Divorce or separation often comes with complex financial challenges, particularly when it comes to spousal support. In British Columbia, spousal support is a crucial aspect of family law, designed to provide post-separation financial assistance to the spouse who needs it. This blog post will delve into the intricacies of calculating spousal support in BC, which seeks to ensure financial fairness and stability during challenging times.

Understanding Spousal Support

Spousal support, previously known as alimony or maintenance, is a payment made by one spouse to another after separation or divorce. Spousal support can be awarded even in cases where there is no award for child support. There is no automatic right to spousal support. Its purpose is to balance any economic disparities that may exist between the spouses, ensuring that both parties can maintain a reasonably comparable standard of living post-separation.

Who Can Claim Spousal Support?

Anyone who qualifies as a spouse can ask for spousal support after separation. Two primary pieces of legislation are in play: the federal Divorce Act and the provincial Family Law Act. 

Under the federal Divorce Act, spouses are defined as individuals who are currently or were previously married to each other. This act specifically applies to married couples. 

In British Columbia, the Family Law Act extends eligibility for spousal support to a broader scope of relationships. According to this act, spouses include:

  • Married Couples: Individuals who are legally married.
  • Common-law Partners: Those who have lived in a marriage-like relationship for a minimum of two years.
  • Couples with Children: Individuals who have lived together in a marriage-like relationship for less than two years but have a child together.

While married and unmarried couples can seek spousal support under the Family Law Act, only married spouses can pursue support under the Divorce Act. 

It is important to note that the Divorce Act has no time limit for asking for spousal support. However, under the Family Law Act, married spouses have two years from the date of their divorce to start an action, while unmarried spouses must start an action within two years of the date of separation.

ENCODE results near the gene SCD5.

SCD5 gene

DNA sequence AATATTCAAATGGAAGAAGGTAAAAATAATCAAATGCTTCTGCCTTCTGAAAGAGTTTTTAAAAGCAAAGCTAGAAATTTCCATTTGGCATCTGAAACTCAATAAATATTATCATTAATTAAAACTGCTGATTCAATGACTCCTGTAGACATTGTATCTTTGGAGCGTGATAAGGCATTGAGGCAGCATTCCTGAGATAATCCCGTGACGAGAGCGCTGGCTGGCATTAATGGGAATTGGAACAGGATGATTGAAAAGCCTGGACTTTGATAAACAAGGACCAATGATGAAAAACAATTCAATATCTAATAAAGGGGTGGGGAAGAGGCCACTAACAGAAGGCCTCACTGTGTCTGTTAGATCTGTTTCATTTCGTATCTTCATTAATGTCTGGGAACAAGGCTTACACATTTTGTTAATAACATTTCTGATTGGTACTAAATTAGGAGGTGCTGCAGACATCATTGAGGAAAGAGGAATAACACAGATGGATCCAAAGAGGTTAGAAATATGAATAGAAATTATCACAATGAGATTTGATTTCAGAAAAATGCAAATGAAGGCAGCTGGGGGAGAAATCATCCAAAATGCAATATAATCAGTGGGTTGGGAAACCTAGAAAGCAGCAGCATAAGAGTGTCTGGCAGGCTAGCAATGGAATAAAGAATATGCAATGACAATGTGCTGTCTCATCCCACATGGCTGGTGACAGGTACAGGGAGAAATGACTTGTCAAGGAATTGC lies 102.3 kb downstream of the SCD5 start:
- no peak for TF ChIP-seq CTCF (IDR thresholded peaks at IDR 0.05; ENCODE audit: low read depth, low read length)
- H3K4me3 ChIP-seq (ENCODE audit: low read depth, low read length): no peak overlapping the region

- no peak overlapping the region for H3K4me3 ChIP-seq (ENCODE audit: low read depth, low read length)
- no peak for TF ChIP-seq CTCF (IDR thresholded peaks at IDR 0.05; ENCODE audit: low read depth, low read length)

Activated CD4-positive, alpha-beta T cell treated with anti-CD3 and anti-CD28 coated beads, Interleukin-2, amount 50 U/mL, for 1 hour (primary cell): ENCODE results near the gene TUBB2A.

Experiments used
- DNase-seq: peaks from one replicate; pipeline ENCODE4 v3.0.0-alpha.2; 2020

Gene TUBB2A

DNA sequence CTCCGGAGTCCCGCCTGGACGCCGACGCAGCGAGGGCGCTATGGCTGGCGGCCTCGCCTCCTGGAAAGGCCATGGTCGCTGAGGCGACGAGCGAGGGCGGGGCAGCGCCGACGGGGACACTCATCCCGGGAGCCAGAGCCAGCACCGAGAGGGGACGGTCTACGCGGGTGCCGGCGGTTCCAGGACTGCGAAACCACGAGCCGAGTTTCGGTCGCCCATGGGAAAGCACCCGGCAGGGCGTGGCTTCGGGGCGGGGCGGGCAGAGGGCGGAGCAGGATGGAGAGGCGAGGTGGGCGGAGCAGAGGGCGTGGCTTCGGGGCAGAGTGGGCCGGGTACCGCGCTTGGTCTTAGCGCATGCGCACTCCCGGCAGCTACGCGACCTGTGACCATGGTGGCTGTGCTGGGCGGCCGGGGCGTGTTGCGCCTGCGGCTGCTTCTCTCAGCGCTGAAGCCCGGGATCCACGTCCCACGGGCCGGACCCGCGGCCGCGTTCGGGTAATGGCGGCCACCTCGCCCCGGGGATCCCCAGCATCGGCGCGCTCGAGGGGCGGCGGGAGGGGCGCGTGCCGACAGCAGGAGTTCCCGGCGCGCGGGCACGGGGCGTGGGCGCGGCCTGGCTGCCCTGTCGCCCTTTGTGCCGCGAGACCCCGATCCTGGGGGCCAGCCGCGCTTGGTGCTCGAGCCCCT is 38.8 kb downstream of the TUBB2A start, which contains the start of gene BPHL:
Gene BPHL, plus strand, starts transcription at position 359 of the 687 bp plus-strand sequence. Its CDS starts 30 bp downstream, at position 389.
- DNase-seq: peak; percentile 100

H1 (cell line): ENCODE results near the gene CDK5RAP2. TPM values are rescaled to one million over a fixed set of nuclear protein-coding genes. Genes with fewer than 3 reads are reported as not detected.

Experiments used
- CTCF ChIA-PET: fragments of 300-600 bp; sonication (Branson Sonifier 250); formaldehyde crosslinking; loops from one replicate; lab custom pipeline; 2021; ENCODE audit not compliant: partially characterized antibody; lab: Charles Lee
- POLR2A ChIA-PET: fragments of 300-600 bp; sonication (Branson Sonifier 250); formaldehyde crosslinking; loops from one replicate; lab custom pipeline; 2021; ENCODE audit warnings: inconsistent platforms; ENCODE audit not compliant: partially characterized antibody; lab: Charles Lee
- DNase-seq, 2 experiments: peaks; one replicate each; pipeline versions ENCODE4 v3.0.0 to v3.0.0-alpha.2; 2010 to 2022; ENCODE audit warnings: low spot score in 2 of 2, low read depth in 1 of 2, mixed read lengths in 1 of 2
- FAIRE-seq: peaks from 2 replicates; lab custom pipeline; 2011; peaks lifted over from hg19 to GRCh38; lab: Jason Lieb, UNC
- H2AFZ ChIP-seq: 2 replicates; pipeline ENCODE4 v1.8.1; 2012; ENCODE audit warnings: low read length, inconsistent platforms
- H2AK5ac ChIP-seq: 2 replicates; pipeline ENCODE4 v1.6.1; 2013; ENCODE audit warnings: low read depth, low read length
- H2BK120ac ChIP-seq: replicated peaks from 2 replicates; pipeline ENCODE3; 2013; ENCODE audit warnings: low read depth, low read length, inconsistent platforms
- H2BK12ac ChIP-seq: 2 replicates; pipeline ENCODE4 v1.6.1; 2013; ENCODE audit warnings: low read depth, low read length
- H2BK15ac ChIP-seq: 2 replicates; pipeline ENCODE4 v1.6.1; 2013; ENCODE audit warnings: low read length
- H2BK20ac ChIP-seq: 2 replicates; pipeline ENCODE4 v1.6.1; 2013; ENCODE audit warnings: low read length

Factors Influencing Spousal Support

There are two steps to deciding spousal support. The first step is determining if you are entitled to spousal support. If you are entitled to spousal support, you can calculate how much is fair and how long it should be paid. 


You are entitled to spousal support if needed based on the objectives of spousal support. The objectives of spousal support are to:

  • Recognize any economic advantages or disadvantages a spouse may face as a result of the relationship or separation;
  • Share the financial consequences arising from care of the children;
  • Reduce the financial hardship a spouse will experience as a result of the separation; and
  • Encourage each spouse to become financially self-sufficient within a reasonable period.

While each objective needs to be considered, the weight given to each will depend on the circumstances of each case. Based on these factors, it may determined that no spousal support is needed, that spousal support should be paid in lump sum, or that spousal support should be paid over a certain number of months or years. 

Through case law, Canada has developed 3 grounds/conceptual models for entitlement for support partially based on the above objectives (Moge v Moge, [1992] 3 S.C.R. 813; Bracklow v Bracklow, [1999] 1 S.C.R. 420):

  1. Compensatory: aims to compensate one spouse for specific contributions or sacrifices made during the marriage.